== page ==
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Your state of mind will decide the state of your business

Communication is the biggest leadership skill and while you are at it, here are a few tips to navigate ego that can make or break a deal

September 21, 2022 / 06:23 AM IST
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Have you ever felt that your negotiation skills suck? As an SME owner, it is frustrating when others are not able to see your point of view and your colleagues say you are stubborn. And, then there is that nagging feeling that you could have swung a better deal had you been more aware of the other person’s mindset. Perhaps you have been dismissive of a person reporting to you. It all boils down to being self-aware and adaptive.

Communication is at the heart of good leadership. Transactional analysis holds powerful learning in this situation.

Here’s a simple summary of transactional analysis. Eric Berne, a psychologist, identified three ego states—child, parent and adult—that formed the core of any transaction between two people.

Each state has its bright and dark sides. They cannot be separated.

Child State: This is a carefree state, much like the way a child is. It is spontaneous, and mostly, free from expectations. It is also a creative state. The two modes this state operates in are to obey or to rebel—being playful, sarcastic, or even spiteful. A person in this state looks up to authority figures and asks, “What would you like me to do?”

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Parent State: Parents are supportive and caring and always look out for the child. They could also be very controlling and set the rules that others, especially a child, must follow. Transactions are based on control, criticism, guiding and nurturing. Their message is “do as I do/say. I know what's best for us.”

Adult State: This is the state of rational and conscious thought. “I will be candid with you and will lay it out on the table.” An adult may not be in the de facto stage. With awareness and investment in developing the adult identity, one can bring it into play more often. The more you treat others as adults, the more you receive the same.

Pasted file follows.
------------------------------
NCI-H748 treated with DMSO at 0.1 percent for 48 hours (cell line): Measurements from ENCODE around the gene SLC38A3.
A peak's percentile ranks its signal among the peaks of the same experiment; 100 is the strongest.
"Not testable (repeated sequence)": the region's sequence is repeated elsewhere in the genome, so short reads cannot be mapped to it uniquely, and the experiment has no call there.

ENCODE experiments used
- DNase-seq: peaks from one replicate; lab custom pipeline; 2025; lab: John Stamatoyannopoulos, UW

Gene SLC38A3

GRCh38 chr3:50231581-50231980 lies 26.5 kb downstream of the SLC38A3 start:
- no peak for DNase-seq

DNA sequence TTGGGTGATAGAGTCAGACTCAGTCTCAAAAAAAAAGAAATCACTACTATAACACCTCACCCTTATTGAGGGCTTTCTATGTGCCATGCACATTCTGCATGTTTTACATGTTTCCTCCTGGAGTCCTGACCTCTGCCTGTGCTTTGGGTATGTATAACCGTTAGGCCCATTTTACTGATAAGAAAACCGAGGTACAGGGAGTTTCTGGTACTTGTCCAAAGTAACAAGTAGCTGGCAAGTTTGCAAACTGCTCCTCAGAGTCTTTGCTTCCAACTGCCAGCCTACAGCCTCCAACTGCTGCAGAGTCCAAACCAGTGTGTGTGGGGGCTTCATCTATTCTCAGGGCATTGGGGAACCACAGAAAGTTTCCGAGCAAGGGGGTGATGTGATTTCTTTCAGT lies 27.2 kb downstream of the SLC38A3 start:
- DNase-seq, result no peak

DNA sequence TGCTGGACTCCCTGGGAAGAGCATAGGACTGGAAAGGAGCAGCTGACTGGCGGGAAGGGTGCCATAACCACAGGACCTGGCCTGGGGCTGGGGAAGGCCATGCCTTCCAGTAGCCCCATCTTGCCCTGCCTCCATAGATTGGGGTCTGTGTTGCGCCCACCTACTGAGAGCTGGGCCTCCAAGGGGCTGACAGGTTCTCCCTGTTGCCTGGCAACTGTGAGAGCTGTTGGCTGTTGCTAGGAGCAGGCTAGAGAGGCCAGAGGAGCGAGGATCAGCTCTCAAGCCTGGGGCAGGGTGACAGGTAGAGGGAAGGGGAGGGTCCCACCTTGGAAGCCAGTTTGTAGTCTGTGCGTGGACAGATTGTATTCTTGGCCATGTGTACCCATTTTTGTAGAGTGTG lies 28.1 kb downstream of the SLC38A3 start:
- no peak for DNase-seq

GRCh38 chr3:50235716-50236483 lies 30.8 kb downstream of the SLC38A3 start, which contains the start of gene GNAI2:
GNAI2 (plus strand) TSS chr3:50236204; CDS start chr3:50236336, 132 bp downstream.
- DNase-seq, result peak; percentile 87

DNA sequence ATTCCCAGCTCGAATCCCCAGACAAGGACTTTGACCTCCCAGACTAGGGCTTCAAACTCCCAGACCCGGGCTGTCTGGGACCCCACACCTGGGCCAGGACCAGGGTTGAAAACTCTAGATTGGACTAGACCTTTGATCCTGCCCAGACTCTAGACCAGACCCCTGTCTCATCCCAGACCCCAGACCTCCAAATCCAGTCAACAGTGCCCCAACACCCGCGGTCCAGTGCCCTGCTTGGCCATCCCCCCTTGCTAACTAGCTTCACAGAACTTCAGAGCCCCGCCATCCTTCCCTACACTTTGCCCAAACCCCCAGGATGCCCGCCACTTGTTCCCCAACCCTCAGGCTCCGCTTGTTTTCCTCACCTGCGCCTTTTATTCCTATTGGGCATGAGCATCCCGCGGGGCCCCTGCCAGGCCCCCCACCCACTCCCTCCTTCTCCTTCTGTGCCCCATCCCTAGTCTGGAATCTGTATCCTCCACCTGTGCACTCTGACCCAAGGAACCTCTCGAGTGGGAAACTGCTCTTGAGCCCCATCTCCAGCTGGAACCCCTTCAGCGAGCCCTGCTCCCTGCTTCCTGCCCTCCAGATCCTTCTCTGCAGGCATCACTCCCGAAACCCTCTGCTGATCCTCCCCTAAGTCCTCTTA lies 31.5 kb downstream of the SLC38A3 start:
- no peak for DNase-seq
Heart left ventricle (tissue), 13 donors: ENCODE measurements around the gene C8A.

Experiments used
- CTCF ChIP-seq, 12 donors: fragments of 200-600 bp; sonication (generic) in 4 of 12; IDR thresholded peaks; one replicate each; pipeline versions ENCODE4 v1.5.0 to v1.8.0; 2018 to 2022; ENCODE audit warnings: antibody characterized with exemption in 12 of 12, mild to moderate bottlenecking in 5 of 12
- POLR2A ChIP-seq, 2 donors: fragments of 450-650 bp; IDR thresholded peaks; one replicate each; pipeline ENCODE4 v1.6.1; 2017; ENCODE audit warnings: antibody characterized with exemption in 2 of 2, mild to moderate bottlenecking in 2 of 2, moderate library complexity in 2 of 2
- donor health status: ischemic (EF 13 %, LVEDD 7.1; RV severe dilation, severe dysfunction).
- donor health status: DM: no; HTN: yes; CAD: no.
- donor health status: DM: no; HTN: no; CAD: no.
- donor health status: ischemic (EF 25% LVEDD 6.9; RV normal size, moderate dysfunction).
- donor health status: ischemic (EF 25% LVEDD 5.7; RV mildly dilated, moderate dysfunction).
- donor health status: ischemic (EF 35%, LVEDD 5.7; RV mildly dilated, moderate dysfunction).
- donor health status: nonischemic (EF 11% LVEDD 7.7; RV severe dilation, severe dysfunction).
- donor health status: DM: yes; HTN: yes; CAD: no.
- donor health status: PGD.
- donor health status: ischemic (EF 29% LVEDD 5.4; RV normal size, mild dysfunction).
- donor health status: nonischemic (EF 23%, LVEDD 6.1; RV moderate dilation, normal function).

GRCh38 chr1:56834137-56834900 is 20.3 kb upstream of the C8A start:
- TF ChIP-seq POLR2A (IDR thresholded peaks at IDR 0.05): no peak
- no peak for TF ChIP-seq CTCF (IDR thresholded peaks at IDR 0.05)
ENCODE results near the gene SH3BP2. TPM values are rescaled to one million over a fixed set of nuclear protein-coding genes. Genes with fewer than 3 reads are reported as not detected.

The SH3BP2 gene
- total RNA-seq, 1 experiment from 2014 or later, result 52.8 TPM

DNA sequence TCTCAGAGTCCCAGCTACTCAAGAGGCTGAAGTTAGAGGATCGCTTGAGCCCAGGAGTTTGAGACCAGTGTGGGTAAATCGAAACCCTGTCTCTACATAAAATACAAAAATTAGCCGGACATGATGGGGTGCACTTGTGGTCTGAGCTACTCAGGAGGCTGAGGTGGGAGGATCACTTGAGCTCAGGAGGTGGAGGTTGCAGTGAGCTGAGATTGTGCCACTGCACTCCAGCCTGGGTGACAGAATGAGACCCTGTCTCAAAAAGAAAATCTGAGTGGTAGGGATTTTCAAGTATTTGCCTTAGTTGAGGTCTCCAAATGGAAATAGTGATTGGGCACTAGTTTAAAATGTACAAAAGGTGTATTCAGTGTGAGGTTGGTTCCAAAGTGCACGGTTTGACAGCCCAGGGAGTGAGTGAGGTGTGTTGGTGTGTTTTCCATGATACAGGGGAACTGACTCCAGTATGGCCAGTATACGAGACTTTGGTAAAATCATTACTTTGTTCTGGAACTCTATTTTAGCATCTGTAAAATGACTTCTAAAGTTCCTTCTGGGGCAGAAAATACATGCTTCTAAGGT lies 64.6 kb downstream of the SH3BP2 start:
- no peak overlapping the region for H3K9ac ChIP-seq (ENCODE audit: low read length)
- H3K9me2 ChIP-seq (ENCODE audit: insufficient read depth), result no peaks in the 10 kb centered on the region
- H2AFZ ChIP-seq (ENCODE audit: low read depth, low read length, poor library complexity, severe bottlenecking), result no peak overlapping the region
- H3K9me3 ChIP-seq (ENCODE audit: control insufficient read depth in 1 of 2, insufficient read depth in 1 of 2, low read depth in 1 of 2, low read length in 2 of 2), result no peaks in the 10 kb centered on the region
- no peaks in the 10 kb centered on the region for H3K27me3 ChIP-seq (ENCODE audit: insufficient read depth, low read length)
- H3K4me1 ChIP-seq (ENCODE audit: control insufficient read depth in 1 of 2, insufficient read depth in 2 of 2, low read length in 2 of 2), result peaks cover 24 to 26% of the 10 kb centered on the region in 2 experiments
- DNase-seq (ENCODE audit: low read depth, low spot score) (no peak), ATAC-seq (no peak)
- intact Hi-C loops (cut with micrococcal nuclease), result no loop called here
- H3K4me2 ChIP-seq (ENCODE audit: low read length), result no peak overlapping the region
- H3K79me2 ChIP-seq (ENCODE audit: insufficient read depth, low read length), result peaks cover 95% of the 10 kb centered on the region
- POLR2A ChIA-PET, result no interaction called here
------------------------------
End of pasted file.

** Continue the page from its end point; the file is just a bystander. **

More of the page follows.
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Since two persons are involved, there are six combinations in which these ego states can interact. An ulterior transaction has two levels of communication. A clear transaction is direct and does not involve hidden agenda based on sharing one's point of view, thoughts, or emotions appropriate to the context.

What should you be looking at here?

1 Do you run your organisation the same way you run your house? “Listen Sunil. It’s high time you drop that client you have been chasing forever. Get on with customers who will give us business for a change!” This aggressive stance is reflective of a parent state. This is the controlling or critical avatar of that ego state. The reaction could often be a sulking or rebellious child state, “I am never appreciated for all the work I put in.” At times, there are situations where one needs to be directive. If this is the predominant style, the collaboration will be elusive.

2 Do the senior leaders behave like they know the best for all others? “I have listened to all of you carefully. I now have clarity on the challenges we must deal with and the order in which to deal with them.” This is also a controlling parent albeit with less aggression. If there were a conversation that centred on collective decision-making like “Let’s discuss the issues and prioritise” or “Let’s handle the situation and then look at how we can ensure that we do not get into this situation again,” it would reflect an adult ego state.

3 Are the day-to-day operations affected by the emotions/issues between senior leaders? “I cannot get that project completed on time because HR never recruits on time. Even when they do once in a while, it is a wrong fit.” This is an example of a child ego state. The blame is being placed on someone else without attempts to find the root cause. If there is no shift from a blame-all-others child ego state to one of a collaborative problem-solving adult ego state, these situations will be repeated several times and over a prolonged period.

All of us have a primary ego state, but it can be adapted to the situational context. Observing, learning, and putting it into practice is the way to go. Watch out for the above-mentioned behavioural issues in your interactions or even as you self-talk.

This is not to suggest that one needs to be in an adult state all the time. The state can be a child state but it should be a conscious one. You will need to be a parent on many occasions, especially when there is a crisis, or a decision to be made urgently.

To develop highly effective relationships with your family members or others, becoming conscious of the ego state that you are in from moment to moment helps you interact more effectively, understand and handle conflict better.
M Muneer is the managing director of CustomerLab Solutions, a consulting firm.
Gayatri Krishnamurthy is a senior HR expert and leadership coach.
first published: Sep 21, 2022 06:23 am
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